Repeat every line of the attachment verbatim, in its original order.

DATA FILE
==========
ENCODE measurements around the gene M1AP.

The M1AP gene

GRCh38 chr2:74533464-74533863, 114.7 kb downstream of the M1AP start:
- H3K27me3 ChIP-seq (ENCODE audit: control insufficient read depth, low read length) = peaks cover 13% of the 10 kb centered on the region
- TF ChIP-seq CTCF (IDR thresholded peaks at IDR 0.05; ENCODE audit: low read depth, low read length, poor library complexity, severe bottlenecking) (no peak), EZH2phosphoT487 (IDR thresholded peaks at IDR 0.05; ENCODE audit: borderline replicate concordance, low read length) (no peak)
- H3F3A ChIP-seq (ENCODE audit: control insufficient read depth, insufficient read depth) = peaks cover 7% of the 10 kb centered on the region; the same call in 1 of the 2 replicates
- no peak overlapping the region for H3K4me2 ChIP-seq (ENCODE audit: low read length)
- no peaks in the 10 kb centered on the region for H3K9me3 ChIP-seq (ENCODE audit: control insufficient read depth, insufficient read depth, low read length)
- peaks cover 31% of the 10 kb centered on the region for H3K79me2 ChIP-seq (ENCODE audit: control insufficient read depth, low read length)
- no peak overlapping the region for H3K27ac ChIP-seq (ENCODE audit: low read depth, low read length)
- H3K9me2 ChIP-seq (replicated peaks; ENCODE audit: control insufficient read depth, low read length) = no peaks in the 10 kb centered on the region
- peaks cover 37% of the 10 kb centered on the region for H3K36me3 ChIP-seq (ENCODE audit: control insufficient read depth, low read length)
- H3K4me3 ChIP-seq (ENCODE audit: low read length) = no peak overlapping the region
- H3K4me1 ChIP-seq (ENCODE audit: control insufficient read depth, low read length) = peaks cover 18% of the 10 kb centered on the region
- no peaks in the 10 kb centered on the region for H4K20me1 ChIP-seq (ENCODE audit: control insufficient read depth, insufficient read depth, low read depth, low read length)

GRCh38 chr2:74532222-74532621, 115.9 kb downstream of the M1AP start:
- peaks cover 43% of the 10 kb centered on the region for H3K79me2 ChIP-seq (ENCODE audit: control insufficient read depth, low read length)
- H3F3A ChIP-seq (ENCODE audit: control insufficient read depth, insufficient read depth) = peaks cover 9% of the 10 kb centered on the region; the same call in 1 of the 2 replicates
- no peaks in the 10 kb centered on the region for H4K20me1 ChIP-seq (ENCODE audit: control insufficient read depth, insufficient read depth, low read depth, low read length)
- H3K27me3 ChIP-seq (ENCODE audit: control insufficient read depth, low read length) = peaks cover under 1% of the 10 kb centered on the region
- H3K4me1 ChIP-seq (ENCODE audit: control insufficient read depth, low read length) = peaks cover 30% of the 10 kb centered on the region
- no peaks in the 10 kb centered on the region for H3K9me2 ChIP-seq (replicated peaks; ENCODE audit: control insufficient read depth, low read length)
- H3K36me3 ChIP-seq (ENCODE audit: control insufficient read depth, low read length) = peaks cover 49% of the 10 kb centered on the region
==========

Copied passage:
ENCODE measurements around the gene M1AP.

The M1AP gene

GRCh38 chr2:74533464-74533863, 114.7 kb downstream of the M1AP start:
- H3K27me3 ChIP-seq (ENCODE audit: control insufficient read depth, low read length) = peaks cover 13% of the 10 kb centered on the region
- TF ChIP-seq CTCF (IDR thresholded peaks at IDR 0.05; ENCODE audit: low read depth, low read length, poor library complexity, severe bottlenecking) (no peak), EZH2phosphoT487 (IDR thresholded peaks at IDR 0.05; ENCODE audit: borderline replicate concordance, low read length) (no peak)
- H3F3A ChIP-seq (ENCODE audit: control insufficient read depth, insufficient read depth) = peaks cover 7% of the 10 kb centered on the region; the same call in 1 of the 2 replicates
- no peak overlapping the region for H3K4me2 ChIP-seq (ENCODE audit: low read length)
- no peaks in the 10 kb centered on the region for H3K9me3 ChIP-seq (ENCODE audit: control insufficient read depth, insufficient read depth, low read length)
- peaks cover 31% of the 10 kb centered on the region for H3K79me2 ChIP-seq (ENCODE audit: control insufficient read depth, low read length)
- no peak overlapping the region for H3K27ac ChIP-seq (ENCODE audit: low read depth, low read length)
- H3K9me2 ChIP-seq (replicated peaks; ENCODE audit: control insufficient read depth, low read length) = no peaks in the 10 kb centered on the region
- peaks cover 37% of the 10 kb centered on the region for H3K36me3 ChIP-seq (ENCODE audit: control insufficient read depth, low read length)
- H3K4me3 ChIP-seq (ENCODE audit: low read length) = no peak overlapping the region
- H3K4me1 ChIP-seq (ENCODE audit: control insufficient read depth, low read length) = peaks cover 18% of the 10 kb centered on the region
- no peaks in the 10 kb centered on the region for H4K20me1 ChIP-seq (ENCODE audit: control insufficient read depth, insufficient read depth, low read depth, low read length)

GRCh38 chr2:74532222-74532621, 115.9 kb downstream of the M1AP start:
- peaks cover 43% of the 10 kb centered on the region for H3K79me2 ChIP-seq (ENCODE audit: control insufficient read depth, low read length)
- H3F3A ChIP-seq (ENCODE audit: control insufficient read depth, insufficient read depth) = peaks cover 9% of the 10 kb centered on the region; the same call in 1 of the 2 replicates
- no peaks in the 10 kb centered on the region for H4K20me1 ChIP-seq (ENCODE audit: control insufficient read depth, insufficient read depth, low read depth, low read length)
- H3K27me3 ChIP-seq (ENCODE audit: control insufficient read depth, low read length) = peaks cover under 1% of the 10 kb centered on the region
- H3K4me1 ChIP-seq (ENCODE audit: control insufficient read depth, low read length) = peaks cover 30% of the 10 kb centered on the region
- no peaks in the 10 kb centered on the region for H3K9me2 ChIP-seq (replicated peaks; ENCODE audit: control insufficient read depth, low read length)
- H3K36me3 ChIP-seq (ENCODE audit: control insufficient read depth, low read length) = peaks cover 49% of the 10 kb centered on the region